I grabbed my backpack and fished my bottle of vodka from its depths. A large serrated bread knife clattered to the pavement.
‘Jesus Ben, that’s a serious knife.’
I pulled two switchblades from my right leg trouser pocket and a rusty cutthroat and a hunting knife from my left, smiling as Marvin sat back and edged away from me. I held the flick knife up as an exhibit. ‘I took this off a child,’ I said. ‘Seriously he was wee, and tried to take me for a fool. He was playing this stupid card trick, ripping the tourists off down Smelly Alley, but I showed up and got it right like five times in a row and was holding his money in my hand when he pulled this knife on me. I thought taking money off him was easy, but I had the knife to his neck before he realized I’d moved. I should’ve gutted him, but he started crying, eh?’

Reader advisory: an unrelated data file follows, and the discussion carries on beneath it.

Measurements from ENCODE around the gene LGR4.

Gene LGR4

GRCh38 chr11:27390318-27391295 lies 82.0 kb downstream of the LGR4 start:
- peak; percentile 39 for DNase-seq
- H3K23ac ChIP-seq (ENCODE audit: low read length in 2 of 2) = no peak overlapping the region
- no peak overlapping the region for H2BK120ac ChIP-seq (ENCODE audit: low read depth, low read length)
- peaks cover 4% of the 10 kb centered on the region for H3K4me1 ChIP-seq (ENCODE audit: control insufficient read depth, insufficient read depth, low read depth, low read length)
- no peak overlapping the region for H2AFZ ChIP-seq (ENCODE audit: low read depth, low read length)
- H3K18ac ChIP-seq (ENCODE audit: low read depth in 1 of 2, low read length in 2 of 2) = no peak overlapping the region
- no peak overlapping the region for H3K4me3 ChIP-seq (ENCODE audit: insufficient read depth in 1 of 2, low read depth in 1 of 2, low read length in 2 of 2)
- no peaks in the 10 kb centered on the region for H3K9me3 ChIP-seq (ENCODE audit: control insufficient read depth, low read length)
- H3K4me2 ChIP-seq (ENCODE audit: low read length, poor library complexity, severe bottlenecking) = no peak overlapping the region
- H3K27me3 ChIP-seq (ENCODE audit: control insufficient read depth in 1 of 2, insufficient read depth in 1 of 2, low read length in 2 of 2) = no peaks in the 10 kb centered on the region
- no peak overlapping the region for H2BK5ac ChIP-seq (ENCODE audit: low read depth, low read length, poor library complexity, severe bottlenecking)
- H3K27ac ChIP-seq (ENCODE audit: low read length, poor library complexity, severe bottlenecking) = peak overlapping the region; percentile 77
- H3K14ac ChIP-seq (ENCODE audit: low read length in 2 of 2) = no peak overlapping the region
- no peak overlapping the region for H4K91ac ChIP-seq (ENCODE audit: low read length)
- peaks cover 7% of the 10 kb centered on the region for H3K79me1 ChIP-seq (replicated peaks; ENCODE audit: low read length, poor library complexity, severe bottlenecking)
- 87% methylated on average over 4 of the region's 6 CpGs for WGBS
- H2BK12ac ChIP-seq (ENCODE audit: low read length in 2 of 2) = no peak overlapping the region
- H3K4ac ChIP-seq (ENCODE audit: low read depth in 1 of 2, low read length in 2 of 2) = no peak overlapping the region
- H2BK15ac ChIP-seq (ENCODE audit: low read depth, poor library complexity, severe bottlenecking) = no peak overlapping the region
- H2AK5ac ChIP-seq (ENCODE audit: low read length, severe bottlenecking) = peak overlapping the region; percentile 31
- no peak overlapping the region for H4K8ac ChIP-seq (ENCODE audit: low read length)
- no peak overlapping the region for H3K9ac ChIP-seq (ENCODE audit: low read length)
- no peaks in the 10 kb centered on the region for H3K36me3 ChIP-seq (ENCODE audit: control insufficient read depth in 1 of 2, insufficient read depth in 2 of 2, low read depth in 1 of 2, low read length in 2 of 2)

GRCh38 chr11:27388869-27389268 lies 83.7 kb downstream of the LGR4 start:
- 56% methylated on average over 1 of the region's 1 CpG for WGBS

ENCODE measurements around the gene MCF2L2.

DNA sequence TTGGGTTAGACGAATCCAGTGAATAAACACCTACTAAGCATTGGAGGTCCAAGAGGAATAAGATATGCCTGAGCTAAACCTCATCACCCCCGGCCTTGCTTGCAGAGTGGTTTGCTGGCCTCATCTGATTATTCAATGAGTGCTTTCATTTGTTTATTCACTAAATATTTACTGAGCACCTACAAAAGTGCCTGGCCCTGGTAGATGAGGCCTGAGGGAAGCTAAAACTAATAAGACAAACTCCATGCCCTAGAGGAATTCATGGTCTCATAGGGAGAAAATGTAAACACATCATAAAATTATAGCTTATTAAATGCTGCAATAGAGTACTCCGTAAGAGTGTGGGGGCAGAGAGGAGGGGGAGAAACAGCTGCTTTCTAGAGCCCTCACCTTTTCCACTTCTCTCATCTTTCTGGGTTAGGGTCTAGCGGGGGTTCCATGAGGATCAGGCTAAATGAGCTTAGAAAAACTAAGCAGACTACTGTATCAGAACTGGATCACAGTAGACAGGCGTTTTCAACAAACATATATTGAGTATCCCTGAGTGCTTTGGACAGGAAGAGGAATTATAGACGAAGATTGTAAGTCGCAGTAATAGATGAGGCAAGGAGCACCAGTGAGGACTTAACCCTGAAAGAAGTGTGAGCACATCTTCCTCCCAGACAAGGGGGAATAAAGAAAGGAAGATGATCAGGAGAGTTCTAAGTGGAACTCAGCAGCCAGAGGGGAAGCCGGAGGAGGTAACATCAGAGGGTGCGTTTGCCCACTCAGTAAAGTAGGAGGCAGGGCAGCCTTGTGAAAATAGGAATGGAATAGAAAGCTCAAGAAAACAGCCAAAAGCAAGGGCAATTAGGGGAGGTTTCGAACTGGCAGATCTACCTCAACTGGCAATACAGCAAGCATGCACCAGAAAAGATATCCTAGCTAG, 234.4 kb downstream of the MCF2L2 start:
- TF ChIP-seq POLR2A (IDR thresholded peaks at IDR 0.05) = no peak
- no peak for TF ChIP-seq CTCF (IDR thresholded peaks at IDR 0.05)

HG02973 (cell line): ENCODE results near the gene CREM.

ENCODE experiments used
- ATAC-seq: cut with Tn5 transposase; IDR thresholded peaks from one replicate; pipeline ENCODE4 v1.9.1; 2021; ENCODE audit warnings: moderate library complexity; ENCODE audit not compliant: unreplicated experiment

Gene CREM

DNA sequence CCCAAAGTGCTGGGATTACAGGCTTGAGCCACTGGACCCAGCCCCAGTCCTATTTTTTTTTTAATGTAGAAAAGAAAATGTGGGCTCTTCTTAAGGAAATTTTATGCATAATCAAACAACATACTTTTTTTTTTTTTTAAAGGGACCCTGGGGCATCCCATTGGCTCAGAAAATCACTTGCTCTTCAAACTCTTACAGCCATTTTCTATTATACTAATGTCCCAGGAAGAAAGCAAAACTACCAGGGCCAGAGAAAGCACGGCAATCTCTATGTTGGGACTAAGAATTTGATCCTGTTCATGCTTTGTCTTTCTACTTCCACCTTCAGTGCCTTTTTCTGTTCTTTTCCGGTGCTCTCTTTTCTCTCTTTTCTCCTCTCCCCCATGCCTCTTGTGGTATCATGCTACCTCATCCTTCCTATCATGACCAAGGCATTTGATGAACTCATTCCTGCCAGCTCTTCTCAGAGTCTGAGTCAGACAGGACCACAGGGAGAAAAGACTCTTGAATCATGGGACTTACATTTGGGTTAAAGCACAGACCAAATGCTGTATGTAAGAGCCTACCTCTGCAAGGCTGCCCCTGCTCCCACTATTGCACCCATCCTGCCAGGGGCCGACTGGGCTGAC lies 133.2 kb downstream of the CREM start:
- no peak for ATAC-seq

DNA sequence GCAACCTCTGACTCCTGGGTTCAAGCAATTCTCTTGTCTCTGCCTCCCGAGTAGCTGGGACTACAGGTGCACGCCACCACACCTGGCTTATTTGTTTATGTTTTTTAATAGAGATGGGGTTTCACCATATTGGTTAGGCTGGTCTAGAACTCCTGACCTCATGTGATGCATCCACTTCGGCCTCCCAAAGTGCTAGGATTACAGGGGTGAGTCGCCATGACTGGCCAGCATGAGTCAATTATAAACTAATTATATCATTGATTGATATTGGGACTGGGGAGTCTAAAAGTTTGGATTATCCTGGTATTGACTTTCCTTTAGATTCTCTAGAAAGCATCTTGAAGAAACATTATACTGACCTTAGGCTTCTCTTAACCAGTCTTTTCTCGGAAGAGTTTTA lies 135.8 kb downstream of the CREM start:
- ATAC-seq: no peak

I fingered the rusty cut throat and smiled. ‘This nasty mother,’ I said pointing the knife at Marvin. ‘Had been held to my throat while I was robbed. By a bloody wino from the back lots near Blacky’s shed by the overpass. He thought we were asleep. A bloke called Billy Two Guns smacked him over the head with the pointy end of a half brick. He’s small, is Billy, but he can employ a brick better than most.’
I returned the knives to their hiding places in my black combat trousers. He was looking at the bread knife sitting on my lap.
‘And that one?’
It had massive serrations and chips out of the blade. ‘This one’s just for bread, but it cuts good.’ I put it back in my bag. ‘Well armed, eh?’
I showed him the half loaf of bread wrapped in brown paper and the pack of ham. ‘Folk are hungry. You live up in the posh clouds in Upper Ostere. And you’ve been away, haven’t you? If you haven’t got the coins then you have to fight for the crumbs. And if you don’t fight you die.’